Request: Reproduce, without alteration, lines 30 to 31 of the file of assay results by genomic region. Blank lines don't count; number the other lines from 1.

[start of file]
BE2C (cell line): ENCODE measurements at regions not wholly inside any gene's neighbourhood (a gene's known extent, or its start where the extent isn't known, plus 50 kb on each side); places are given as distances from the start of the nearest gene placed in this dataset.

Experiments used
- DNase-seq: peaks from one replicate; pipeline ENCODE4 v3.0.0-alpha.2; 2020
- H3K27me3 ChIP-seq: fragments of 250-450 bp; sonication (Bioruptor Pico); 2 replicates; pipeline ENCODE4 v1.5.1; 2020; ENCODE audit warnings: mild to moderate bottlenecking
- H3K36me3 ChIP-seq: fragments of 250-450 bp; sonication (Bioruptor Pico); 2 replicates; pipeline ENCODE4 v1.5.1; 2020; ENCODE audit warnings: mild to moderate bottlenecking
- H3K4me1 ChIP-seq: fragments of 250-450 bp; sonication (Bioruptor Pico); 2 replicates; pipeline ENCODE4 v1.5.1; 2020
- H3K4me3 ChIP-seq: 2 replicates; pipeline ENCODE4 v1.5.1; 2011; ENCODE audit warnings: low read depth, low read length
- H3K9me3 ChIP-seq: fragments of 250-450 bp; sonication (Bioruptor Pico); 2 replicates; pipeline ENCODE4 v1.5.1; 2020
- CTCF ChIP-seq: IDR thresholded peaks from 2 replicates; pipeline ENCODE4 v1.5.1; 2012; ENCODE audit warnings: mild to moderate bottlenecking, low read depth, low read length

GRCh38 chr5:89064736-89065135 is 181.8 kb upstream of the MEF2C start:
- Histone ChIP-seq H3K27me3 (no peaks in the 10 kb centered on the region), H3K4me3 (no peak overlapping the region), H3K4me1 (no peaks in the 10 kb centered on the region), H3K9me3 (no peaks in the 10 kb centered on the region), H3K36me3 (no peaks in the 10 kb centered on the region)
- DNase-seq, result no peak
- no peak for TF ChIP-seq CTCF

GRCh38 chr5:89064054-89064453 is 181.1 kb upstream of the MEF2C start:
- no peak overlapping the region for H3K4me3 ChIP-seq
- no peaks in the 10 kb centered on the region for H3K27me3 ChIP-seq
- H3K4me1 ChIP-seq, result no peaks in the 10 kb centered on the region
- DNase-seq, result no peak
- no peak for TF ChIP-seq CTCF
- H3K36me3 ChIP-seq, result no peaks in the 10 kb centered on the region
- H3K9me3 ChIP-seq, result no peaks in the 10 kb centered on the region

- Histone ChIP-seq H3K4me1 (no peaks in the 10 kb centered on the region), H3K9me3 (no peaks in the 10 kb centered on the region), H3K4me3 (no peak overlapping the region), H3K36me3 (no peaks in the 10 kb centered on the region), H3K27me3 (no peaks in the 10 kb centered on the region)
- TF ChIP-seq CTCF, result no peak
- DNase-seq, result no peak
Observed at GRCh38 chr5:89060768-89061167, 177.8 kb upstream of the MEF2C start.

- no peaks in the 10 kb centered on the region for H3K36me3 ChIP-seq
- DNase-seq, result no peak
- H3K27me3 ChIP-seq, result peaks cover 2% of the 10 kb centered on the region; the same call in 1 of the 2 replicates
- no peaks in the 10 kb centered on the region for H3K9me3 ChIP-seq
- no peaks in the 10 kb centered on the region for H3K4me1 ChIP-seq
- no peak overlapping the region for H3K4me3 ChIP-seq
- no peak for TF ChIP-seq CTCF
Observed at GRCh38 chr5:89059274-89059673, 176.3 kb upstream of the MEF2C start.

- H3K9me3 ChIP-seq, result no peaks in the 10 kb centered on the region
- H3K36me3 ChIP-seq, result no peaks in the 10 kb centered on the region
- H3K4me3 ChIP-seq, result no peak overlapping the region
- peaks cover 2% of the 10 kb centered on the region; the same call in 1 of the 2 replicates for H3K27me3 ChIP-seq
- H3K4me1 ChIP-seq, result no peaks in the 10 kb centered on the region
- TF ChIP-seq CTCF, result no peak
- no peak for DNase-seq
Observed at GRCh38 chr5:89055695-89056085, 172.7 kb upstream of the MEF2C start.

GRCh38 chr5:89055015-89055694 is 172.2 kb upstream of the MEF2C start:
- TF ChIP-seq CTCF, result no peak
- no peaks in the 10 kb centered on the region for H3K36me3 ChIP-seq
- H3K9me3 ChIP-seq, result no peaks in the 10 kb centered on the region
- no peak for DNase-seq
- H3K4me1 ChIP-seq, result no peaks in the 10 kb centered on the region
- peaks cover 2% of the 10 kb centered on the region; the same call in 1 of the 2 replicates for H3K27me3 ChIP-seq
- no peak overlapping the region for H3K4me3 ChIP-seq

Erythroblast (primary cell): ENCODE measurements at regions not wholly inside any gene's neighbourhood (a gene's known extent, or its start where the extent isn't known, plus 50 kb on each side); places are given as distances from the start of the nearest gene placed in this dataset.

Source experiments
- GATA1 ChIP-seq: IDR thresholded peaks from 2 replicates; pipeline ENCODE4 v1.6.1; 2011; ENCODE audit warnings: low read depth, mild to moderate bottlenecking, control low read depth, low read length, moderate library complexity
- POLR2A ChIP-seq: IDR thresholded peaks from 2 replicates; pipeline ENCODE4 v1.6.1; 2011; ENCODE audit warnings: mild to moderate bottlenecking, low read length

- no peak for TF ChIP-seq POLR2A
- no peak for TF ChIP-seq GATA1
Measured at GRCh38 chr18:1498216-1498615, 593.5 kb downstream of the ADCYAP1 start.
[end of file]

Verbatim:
- no peaks in the 10 kb centered on the region for H3K4me1 ChIP-seq
- no peak overlapping the region for H3K4me3 ChIP-seq